And it seems very odd that intelligence reports and bureaucratic memos by forces carrying out a prolonged, brutal military occupation of another country are now being treated by "liberal" media outlets as holy writ which paints a "true" picture of the war -- a picture that omits any reference to American war-related corruption, for instance, not only in Afghanistan but more especially in Washington, or to America's wider "Great Game" machinations in Central Asia, involving pipelines, strategic bases and "containing China," etc.
If I believed anything would come of this document dump, if I believed it would actually lead to, say, the prosecution of even one single person for a war-related crime, or to a genuine debate over the morality of the war in the political and media establishments, or even a 5 point rise in public opposition to the Terror War project, then I would rejoice, and embrace the flashy packages of the NYT, Guardian and Der Spiegel at their own self-inflated valuation.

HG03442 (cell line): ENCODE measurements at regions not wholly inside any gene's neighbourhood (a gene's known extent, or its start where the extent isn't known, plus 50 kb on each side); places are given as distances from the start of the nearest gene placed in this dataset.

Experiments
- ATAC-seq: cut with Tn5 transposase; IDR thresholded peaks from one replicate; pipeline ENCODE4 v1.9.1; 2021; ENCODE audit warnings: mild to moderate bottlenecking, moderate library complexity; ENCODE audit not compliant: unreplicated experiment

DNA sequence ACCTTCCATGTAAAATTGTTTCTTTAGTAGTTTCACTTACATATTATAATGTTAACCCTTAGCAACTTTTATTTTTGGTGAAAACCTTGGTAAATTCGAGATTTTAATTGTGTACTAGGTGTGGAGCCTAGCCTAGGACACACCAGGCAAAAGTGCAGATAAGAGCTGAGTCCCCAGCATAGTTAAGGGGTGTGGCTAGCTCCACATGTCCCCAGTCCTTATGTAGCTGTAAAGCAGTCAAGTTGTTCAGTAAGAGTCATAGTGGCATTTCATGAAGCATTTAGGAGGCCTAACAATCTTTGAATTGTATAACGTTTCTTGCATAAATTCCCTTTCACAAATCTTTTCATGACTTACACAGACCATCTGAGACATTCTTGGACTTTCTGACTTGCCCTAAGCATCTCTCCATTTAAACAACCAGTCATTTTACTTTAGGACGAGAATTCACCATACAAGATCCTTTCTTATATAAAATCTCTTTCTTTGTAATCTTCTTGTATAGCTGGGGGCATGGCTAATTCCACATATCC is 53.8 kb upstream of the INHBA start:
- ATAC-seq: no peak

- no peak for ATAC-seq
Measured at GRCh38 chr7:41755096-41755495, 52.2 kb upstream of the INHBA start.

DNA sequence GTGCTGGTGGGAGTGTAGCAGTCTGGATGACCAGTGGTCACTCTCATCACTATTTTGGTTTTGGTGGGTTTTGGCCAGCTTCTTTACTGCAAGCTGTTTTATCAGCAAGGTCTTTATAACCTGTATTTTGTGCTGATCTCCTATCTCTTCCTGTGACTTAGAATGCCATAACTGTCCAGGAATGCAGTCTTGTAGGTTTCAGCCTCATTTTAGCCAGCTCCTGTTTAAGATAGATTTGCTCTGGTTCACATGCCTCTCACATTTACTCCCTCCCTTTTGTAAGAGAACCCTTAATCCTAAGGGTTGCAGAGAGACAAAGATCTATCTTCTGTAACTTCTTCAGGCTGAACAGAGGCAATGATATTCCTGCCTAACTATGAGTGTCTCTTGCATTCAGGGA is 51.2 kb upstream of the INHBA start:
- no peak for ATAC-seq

But I honestly believe that the net effect will be simply to entrench the conventional wisdom about the war in the halls of power -- and in the echo chambers of opinion -- on both sides of the Atlantic. We have already seen far too many atrocities, brutalities and acts of criminal folly countenanced, when they are not actually praised, far too many times -- over and over and over again -- in the course of the last decade to believe that these disgorgings of junk intelligence and apparatchik memos will make any difference.
Any difference for the better, that is. For I believe they will supply plenty of ammunition to those bent on further murder and plunder.
Chris Floyd has been a writer and editor for more than 25 years, working in the United States, Great Britain and Russia for various newspapers, magazines, the U.S. government and Oxford University. Floyd co-founded the blog Empire Burlesque, and is also chief editor of Atlantic Free Press. He can be reached at email@example.com.
This column is republished here with the permission of the author.
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This story was published in the Baltimore Chronicle on July 27, 2010.